These lineages and artistic genealogies make it possible to write about ‘South African Art’ as a defined and specific history. Again, the racialised past of art education and art production cannot be denied. Yet, there is a sense in which one generation builds on the work of the previous one and each generation benefits from even a side glance at the work of their predecessors. Obviously, the question of how much South Africa art is ‘African’ is also implied here since there is no denying that some commentators (including South African ones) do not regard the South African art canon as African. Beyond these debates and controversies, there exists exactly what professor Anitra Nettleton described as the South African art ‘canon’ wherein artists are defined by their individualised styles rather than by their nationality or racial belonging. However, these are not by any means foregone conclusions since what this canon consists of, is a continually debated issue. The main relevance of the argument is that regardless of how we cut the canonical oeuvre, the work of South Africa’s youngest artists wouldn’t make sense if the work itself didn’t reference the past and art criticism also presented these works as unique creations with no reference to the past.
This is the lens through which Mohau Modisakeng’s work should be seen. As an artist, how does or does he not fit into the South African canon. If he doesn’t fit, what are the reasons? Without belabouring the point too much, it is possible to state outright that whether an artist does or doesn’t belong to a canon is not in itself a criterion by which their body of work should be measured. In some respects, canonisation is purely an academic exercise with no real implication for the reality of artistic production. Yet, before we go very far down this path, it becomes clear that there can be no ‘body of work’ without the creation of categories. Thus, we circle back to the concept of scion — whose offshoot is Modisakeng? From whence did he spring?
Mandela comes alive in the faces of ordinary people.
When Albert Luthuli — the then president of the African National Congress — was awarded the Nobel Peace Prize in 1961, he became the first person of African descent to receive the award. In the immediate aftermath of the prize, the South African artist Ronald Harrison painted The Black Christ (1962) which depicted Luthuli as the crucified Christ. The painting caused so much controversy that it disappeared from view and only resurfaced 30 years or so later in 1997. In 1968, Dumile Feni produced sketches and eventually a sculpted head of Albert Luthuli and the latter was named Study for the Portrait of Albert Luthuli. Then, in 1974 Cecil Skotnes produced a woodcut portrait titled Chief Albert Luthuli, which became part of the Nobel Prize portfolio. Historically, therefore, the memorialisation of the country’s black political icons does not begin with Nelson Mandela. It could therefore be said that Mohau Modisakeng’s Mandela Memorial is a descendant of the works of art that lionised Luthuli. Yet, what is striking is that despite the presence of this history very few of Mandela’s post-apartheid memorials have been grafted from this past. Ironically, the only memorial to Mandela that ‘borrows’ from the past is the portrait that is printed on South Africa’s bank notes. Mandela’s face on the notes seems to be a cross between the strictures of socialist realism and the humanism of Dumile Feni’s portrait of Mandela titled, Head Study of Nelson Mandela (n.d.). In other paintings and sculptures, Mandela is avuncular rather than agitational and this seems to represent an anxiety about his memory as a black male revolutionary. Mandela is rendered invisible exactly by being depicted as harmless and docile; his insurgent past is erased. Mohau Modisakeng re-inserts the ‘social realism’ of Feni’s portraits not by making yet another ‘iconic’ Mandela but by reviving the figurative impulse that propelled the work of Feni and other modernist South African artists. This is Modisakeng’s descent — he is a scion of South Africa’s modernism through his refusal to reduce the name of Mandela to a kitsch commonplace or to a photogenic repetition of other images. In his memorial, Nelson Mandela comes alive in the faces of ordinary people, drawn out of Modisakeng’s imagination. By making Mandela into a set of fractured human faces, Modisakeng collectivises the political iconography of Mandela while not being reductionist. The scale of Modisakeng sculptures is still human; it is still accessible even while it is monumental in its ambitions. It is a sum of the humility of Mandela’s predecessor Albert Luthuli while at the same time revealing the radical possibilities of Mandela, the humanist.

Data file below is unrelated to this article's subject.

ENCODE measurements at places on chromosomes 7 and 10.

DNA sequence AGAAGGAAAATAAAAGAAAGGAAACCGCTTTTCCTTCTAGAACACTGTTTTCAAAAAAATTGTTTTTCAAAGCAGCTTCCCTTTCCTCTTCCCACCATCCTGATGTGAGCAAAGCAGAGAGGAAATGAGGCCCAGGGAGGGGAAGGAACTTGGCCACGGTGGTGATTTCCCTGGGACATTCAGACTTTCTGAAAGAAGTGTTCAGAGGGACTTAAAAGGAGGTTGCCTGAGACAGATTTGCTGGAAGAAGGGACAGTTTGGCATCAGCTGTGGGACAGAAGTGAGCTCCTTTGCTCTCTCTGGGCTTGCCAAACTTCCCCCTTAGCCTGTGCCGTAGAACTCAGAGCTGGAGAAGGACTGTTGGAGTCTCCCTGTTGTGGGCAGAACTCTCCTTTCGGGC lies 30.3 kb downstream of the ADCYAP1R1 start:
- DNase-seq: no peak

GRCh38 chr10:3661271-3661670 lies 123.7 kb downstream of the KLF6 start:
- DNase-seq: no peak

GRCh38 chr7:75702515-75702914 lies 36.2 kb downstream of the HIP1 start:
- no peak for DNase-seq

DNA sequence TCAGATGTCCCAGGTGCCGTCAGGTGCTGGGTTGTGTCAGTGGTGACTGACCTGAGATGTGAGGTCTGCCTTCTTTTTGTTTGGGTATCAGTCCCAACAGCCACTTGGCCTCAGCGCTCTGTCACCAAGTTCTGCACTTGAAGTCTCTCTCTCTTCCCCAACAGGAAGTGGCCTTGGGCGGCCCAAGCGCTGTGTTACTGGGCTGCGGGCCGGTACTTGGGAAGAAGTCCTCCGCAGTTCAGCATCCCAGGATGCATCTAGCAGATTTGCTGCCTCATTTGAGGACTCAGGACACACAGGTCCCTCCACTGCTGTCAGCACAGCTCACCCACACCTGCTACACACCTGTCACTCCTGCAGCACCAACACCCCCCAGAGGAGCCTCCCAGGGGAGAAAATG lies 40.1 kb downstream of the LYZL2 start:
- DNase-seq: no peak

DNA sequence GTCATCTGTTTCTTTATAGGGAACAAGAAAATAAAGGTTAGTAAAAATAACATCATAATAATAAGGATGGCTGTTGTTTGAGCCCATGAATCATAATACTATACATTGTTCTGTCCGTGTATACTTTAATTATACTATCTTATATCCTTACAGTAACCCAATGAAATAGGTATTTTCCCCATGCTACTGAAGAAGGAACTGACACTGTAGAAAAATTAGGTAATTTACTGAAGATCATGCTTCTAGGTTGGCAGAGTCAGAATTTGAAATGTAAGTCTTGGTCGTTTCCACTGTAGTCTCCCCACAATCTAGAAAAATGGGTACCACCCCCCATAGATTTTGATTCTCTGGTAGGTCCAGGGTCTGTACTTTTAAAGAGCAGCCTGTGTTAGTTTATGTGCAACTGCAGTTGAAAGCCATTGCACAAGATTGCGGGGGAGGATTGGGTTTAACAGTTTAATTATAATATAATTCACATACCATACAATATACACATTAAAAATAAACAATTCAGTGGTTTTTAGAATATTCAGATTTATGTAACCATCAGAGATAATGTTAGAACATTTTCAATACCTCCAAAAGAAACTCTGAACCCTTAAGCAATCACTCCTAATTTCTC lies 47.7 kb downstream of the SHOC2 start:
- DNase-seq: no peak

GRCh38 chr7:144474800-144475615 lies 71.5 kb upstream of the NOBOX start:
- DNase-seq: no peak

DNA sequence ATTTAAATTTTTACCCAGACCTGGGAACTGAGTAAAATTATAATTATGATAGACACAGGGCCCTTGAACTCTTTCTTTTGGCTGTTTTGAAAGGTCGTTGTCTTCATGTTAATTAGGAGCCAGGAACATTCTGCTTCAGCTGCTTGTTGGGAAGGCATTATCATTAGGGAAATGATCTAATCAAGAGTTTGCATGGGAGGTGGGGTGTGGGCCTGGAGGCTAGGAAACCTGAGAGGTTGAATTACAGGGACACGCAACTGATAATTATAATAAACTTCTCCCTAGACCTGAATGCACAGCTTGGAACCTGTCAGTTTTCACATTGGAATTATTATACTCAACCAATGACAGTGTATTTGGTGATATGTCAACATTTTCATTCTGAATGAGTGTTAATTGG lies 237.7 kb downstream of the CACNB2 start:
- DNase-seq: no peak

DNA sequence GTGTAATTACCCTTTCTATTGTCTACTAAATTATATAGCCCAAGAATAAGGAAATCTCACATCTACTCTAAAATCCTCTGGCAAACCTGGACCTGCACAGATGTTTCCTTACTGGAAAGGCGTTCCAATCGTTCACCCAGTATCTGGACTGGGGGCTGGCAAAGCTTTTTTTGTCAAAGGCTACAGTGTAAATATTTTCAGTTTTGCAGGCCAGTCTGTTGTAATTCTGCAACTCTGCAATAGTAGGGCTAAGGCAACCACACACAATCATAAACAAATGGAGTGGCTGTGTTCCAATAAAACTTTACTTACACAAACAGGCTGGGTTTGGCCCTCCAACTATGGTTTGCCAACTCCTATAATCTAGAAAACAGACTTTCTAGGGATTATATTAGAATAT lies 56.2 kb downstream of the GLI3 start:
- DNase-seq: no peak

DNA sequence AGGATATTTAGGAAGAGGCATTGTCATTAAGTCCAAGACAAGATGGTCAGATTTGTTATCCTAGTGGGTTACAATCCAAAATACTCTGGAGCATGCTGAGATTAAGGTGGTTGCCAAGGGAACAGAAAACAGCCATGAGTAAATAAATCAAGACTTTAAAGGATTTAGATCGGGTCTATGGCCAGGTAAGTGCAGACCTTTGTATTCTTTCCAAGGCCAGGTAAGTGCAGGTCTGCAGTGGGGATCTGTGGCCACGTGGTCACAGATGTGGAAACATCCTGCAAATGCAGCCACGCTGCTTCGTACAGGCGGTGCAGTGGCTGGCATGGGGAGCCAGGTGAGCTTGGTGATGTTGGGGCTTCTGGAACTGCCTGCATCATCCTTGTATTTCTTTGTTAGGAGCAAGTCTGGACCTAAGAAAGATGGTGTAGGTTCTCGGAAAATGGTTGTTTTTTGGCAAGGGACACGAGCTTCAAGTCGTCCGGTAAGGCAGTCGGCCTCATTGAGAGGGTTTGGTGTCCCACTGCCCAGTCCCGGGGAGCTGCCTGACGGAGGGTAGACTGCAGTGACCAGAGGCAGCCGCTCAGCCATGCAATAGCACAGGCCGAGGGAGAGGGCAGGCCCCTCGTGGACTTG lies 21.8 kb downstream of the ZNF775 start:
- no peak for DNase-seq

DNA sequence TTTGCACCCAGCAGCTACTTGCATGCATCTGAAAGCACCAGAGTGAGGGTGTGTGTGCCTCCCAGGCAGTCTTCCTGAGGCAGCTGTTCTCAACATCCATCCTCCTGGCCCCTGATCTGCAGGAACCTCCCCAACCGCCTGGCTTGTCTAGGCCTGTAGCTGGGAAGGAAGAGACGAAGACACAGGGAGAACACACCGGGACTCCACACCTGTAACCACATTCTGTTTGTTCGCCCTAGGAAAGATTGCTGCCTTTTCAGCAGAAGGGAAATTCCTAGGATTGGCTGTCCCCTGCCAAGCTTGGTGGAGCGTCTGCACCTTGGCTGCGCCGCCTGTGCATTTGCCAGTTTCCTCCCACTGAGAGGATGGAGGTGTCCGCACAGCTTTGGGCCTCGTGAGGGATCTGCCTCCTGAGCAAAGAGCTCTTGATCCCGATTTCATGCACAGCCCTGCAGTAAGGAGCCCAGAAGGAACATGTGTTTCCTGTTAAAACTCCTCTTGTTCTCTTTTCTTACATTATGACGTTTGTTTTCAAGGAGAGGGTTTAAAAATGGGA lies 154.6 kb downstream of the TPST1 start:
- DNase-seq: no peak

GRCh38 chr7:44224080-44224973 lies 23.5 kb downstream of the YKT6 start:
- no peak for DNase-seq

Hlonipha Mokoena received her Ph.D. from the University of Cape Town in 2005. She is currently an associate professor and researcher at WiSER (Wits Institute for Social and Economic Research) at the University of the Witwatersrand, Johannesburg. Her articles have been published in: Journal of Natal and Zulu History; Journal of Religion in Africa; Journal of Southern African Studies; Ufahamu: A Journal of African Studies; Interventions: International Journal of Postcolonial Studies; Image & Text and Critical Arts.